General Principles of Injury Treatment and Prevention

sports-injury

Participating in sport has not only been found to be beneficial for physical development in children and adolescents, but can also result in better academic performance such as; higher grade-point averages, higher graduation rates, fewer school absences, less discipline referrals, and increased success at university or college compared to non-athletes (McGuine, 2006). Involvement in sport is therefore important for a child to be well rounded and healthy.

Injury Treatment

Injury is one of the biggest obstacles in many young athletes’ future aspirations. Over 4 million sports or recreational injuries are sustained by school-aged children in the USA every year (Franklin & Weiss, 2012). Injury not only prevents children achieving their sporting goals, but can even create problems for athletes well into their adulthood if not treated properly. This article’s main aim is to give some basic guidelines to injury treatment, but even more importantly, to injury prevention.

Sports injuries are caused by a variety of different traumas, examples include traumatic injury, overuse syndromes, inflammation and pain. Traumatic injury is where the cause of an injury can be pinpointed (for example a hockey ball hitting someone on the leg). Overuse syndromes are difficult to diagnose and are a result of repetitive overloading (Perterson & Perterson, 2001).

When an injury occurs, always apply the “RICE” principle. This involves:

  • R: rest. Stop activity immediately.
  • I: ice. Place ice on injury to numb pain and reduce swelling.
  • C: compression. Wrap injury in a bandage for support and to stop any bleeding.
  • E: elevation. Lift injury to a position above the level of the heart, to reduce blood flow to the injury.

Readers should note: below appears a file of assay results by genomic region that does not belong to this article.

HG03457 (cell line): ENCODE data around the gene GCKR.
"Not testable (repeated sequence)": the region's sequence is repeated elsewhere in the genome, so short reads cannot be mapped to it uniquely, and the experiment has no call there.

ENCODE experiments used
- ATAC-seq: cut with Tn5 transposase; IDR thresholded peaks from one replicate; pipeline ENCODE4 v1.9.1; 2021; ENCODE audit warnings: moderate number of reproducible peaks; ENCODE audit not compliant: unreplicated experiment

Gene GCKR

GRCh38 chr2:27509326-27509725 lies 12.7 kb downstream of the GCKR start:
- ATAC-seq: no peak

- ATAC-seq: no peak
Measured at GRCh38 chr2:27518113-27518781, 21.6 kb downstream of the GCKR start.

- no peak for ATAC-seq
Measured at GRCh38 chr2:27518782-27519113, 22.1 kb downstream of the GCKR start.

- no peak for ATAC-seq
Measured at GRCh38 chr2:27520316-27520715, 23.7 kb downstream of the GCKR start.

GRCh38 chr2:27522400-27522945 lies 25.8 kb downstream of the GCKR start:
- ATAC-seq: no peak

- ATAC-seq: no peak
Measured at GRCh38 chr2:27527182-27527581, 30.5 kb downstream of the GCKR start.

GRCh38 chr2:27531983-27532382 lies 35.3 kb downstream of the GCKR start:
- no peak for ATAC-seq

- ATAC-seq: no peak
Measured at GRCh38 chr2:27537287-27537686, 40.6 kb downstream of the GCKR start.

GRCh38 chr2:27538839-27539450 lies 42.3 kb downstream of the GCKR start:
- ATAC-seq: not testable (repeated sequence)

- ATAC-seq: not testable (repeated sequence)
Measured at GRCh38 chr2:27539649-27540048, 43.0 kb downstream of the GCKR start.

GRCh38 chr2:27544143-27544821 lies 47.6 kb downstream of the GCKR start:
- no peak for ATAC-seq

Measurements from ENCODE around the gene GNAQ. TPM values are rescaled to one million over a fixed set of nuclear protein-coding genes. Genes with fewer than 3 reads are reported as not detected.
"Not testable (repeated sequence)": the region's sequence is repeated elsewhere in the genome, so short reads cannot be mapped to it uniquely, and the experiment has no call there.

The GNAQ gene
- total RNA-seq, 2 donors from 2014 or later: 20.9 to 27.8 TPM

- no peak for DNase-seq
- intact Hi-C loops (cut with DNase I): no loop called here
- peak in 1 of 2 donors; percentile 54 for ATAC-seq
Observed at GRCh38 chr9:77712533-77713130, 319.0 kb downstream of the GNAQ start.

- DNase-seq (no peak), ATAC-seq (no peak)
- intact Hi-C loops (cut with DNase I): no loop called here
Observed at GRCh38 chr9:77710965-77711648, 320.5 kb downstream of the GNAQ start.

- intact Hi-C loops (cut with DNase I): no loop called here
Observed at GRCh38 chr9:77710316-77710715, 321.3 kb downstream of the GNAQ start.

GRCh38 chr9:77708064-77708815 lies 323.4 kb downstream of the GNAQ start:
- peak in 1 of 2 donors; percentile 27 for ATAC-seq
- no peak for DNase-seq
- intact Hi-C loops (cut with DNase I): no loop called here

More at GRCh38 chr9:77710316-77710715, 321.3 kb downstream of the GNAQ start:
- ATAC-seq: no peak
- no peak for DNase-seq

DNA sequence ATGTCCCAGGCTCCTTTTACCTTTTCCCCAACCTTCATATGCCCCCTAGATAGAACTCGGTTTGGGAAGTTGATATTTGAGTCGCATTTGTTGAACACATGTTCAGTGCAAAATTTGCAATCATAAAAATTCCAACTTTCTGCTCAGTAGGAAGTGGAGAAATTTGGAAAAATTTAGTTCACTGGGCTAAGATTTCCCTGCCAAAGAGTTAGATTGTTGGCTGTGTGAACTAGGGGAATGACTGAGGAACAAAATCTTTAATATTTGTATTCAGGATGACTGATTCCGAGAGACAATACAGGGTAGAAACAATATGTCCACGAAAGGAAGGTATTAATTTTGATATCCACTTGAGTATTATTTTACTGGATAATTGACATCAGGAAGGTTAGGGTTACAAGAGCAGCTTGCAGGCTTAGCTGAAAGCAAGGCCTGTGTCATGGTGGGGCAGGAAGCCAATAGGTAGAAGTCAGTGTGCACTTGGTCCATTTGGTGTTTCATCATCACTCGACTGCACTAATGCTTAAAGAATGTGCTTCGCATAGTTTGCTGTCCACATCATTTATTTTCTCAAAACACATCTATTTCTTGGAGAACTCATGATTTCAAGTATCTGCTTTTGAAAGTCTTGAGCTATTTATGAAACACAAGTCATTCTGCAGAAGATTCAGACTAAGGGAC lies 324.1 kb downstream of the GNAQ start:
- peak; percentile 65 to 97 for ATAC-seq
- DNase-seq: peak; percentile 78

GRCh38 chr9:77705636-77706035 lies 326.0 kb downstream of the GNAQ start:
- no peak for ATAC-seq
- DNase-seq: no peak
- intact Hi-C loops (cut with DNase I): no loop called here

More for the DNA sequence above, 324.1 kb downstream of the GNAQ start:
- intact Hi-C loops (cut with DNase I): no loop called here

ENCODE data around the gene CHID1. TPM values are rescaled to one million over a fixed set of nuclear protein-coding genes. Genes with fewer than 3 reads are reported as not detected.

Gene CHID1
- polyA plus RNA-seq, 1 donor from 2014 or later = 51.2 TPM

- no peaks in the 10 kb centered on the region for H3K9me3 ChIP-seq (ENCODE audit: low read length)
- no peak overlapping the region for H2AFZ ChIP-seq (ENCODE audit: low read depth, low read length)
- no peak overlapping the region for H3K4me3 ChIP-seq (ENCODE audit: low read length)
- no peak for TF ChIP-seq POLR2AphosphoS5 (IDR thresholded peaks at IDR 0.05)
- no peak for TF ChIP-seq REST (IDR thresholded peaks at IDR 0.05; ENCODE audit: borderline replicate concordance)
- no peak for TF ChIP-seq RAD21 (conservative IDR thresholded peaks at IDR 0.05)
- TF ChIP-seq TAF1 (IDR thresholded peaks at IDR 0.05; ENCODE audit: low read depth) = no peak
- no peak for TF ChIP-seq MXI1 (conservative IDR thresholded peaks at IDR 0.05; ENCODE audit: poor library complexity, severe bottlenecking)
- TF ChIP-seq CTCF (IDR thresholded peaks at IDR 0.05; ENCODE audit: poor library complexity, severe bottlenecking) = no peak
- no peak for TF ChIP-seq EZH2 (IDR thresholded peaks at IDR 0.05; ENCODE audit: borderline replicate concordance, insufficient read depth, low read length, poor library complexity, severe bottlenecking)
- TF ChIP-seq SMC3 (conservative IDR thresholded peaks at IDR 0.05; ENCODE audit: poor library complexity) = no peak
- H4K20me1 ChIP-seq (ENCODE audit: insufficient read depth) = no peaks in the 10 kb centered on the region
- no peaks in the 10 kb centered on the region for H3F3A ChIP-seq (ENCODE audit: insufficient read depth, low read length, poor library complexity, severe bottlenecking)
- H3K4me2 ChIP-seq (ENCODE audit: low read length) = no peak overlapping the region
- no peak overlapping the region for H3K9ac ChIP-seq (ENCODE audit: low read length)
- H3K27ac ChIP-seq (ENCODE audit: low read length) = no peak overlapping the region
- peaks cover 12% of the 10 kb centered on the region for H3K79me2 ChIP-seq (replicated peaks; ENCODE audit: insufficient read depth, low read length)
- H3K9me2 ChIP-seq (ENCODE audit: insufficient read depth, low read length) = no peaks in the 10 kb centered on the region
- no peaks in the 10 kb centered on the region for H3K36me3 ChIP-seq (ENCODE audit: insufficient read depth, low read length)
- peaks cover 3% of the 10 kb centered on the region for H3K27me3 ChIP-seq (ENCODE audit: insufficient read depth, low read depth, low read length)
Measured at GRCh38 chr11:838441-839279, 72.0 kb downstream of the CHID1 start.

If dealing with open injuries, one must wear gloves for protection. Once you have completed RICE, get the athlete to a doctor as soon as possible for diagnosis and treatment.

Understanding injury causes

Preventing injuries will obviously save many parents, coaches and athletes plenty of heartache and money, as we know prevention is better than treatment. In order to prevent injury we must understand the cause of it. It is found that young athletes are more susceptible to injuries caused by decreased balance and coordination. Inflexibility while bone growth outpaces that of the muscles and tendons is also a contributing factor to injury (Franklin & Weiss, 2012).

It has been documented that upper extremity injuries are on the rise, specifically in young athletes who participate in throwing sports such as cricket and baseball. The reason for these injuries is believed to be due to poor throwing techniques, lack of synchronization and coordination, bone and muscle immaturity, improper training intensity and high volumes of throws (Franklin & Weiss, 2012).

Hip injuries in young athletes are considered to be due to poor core stability and strength. Knee injuries are some of the most common injuries experienced by young athletes, with up to 250 000 patients rupturing their anterior cruciate ligament (ACL) per year. Poor core stability, balance and muscle imbalances are believed to be the biggest contributor to knee injuries. Interestingly female athletes have been found to be at a higher risk for knee injuries than male athletes. This is thought to be due to the biomechanics at the knee, with females having larger hips due to wider pelvises than males, this can result in more unfavourable forces acting on the female knee (Franklin & Weiss, 2012).